Le Chant du Monde

Dreyfus Jazz/Koch International

Here are two CDs that can be marked as projects which are both based on the music of gypsy-swing hero Django Reinhardt. And that's not the only common ingredient. There's also the guitars used.
Angelo Debarre and Tchavolo Schmitt are renowned swing guitarists. For Memoires, they invited fellow guitarists Tchavolo Hassan and Chinquito Lambert together with bass player Etienne Lemauf to join them. The idea behind this project was not just another tribute to Django but more specifically, to the guitar he used to play. In his days, that was the 1939 Selmer 452. This legendary guitar is something like a Stradivarius - the few left are priceless. This inspired Serge Gallato and Geronimo Mateos to start the long struggle of building a new guitar after the famous Selmer example. It took two years of hard work and tinkering to get the same sound, quality and feel of the original in the new Gallato guitar.

To celebrate their success, Serge Gallato organized a gypsy swing session with these guitarists and bassist. The result? An on-stage event in the Deltour studio of Toulouse/France before a live audience - 4 Gallato '452' guitars, one double bass and just a few microphones. Accordingly, the recording is very life-like, with the guitars properly sized due to the microphone technique used. A whole set of Django standards come by. There's "Minor Swing", "Troublant Bolero", "Twelfth Year" and "Blues en Mineur". But there are also recent works like "Valse Tchavolo" to make this into definitely one of the finest recordings of the genre in many years. The fun leaps out of the loudspeakers. The hand of the instrument maker, Serge Gallato now acting as producer, does wonders for the sound quality.

Alas, how different is the Bireli Lagrène Project & Friends. Here Lagrène assembles 5 Selmer or Gallato 452 models in the hands of his cousin Holzmano Lagrène, Dutch master gypsy Stochelo Rosenberg, Hono Winterstein and Thomas Dutronc, with Diego Imbert behind the upright bass and Florin Niculescu on violin. We're again treated to a whole spectrum of Django classics - "Djangology", "Babik", "Minor Swing", "Artillerie Lourde" and "Place de Broukere". We have heard these songs many times and they are still worthwhile. These classics are put between others like "Bei dir war es immer schön", "Envie de Toi" (with vocals by Henri Salvador) and "Ma Premiere Guitarre".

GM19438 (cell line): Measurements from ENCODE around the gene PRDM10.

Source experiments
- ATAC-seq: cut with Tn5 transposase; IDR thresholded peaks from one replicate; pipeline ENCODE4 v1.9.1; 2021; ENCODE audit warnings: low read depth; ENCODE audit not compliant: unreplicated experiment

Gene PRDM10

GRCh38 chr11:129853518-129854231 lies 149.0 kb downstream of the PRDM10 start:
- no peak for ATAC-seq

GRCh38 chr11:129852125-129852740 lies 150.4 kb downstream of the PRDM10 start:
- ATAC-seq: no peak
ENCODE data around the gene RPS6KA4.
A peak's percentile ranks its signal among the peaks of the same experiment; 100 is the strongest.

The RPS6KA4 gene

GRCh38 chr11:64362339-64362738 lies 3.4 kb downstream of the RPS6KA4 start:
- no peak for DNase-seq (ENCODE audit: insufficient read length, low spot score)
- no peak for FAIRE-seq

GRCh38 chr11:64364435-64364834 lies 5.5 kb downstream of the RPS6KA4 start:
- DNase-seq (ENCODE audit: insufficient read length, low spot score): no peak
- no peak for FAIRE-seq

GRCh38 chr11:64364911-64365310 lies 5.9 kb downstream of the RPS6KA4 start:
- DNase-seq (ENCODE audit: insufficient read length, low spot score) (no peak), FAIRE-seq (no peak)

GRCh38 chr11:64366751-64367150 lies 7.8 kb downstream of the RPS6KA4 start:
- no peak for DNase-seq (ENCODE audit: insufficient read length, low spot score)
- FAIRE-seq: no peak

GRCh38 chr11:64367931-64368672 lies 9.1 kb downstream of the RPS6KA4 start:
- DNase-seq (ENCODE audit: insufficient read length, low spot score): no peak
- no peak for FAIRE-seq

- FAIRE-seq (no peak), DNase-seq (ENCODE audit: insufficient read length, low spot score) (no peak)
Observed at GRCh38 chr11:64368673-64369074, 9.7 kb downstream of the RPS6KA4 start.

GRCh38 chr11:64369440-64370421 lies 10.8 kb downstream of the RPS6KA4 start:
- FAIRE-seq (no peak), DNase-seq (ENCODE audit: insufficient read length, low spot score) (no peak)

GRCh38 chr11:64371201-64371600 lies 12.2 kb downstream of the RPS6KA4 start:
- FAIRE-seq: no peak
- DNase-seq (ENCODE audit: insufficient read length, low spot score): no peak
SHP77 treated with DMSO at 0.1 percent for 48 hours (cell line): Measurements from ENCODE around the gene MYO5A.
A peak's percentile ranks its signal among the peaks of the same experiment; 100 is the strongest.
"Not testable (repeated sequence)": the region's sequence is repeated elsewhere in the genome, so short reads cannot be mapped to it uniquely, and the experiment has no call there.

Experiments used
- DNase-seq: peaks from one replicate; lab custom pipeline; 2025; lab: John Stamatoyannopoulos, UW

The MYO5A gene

When you compare both CDs, one thing jumps out at you - the difference in recording quality of virtually the same music. Where Memoires has a sweet natural sound with lots of air and room for all instruments, the Lagrène recording goes for the complete opposite. First off, it's a studio recording with mixes and doubles. Second, the microphone technique used not only places them quite close in front of the guitars, they also used actual contact microphones. The result is a very loud metallic sound. Add to this Bireli's signature playing style that is powerful and the sound becomes harder still. It is not the musicians' fault - they are absolute masters of the fast and furious. The culprits are the producer and his engineers. Compared to the Debarre project, this recording lacks a coherent feel of the music. However, once you disregard the critical notes on the production, this is a wonderful tribute to Django and his style of playing as performed today by the crème de la crème.

PS: Just for the fun of it, we processed the Lagrène CD through CoolEdit 2000. This software includes a statistical function that can display the digital samples' maximum values. Every 16-bit word can represent a maximum value of 32.767. The louder a recording is, the more samples reach this value. At the same time, when a recording is this loud, the maximum dynamic range is limited - if everything is loud, there is no nuance.

High levels also pose the risk of clipping. CoolEdit's analysis shows that the first track of the Lagrène CD alone contains more than 5000 samples that are clipping or on the verge of clipping. Might this explain why we did not like the sound of this recording?

Once we found this amazing correlation, we treated the Debarre recording the same way, captured with EAC and then analyzed with CoolEdit. EAC already showed a max level of 87% where 100% equals 0dB of attenuation or the 32.767 value at full throttle. CoolEdit's analysis showed zero clipping and a maximum value of -1.19dB to -1.29dB below zero attenuation. These findings are easy to generate and we will look into this process more in our upcoming reviews.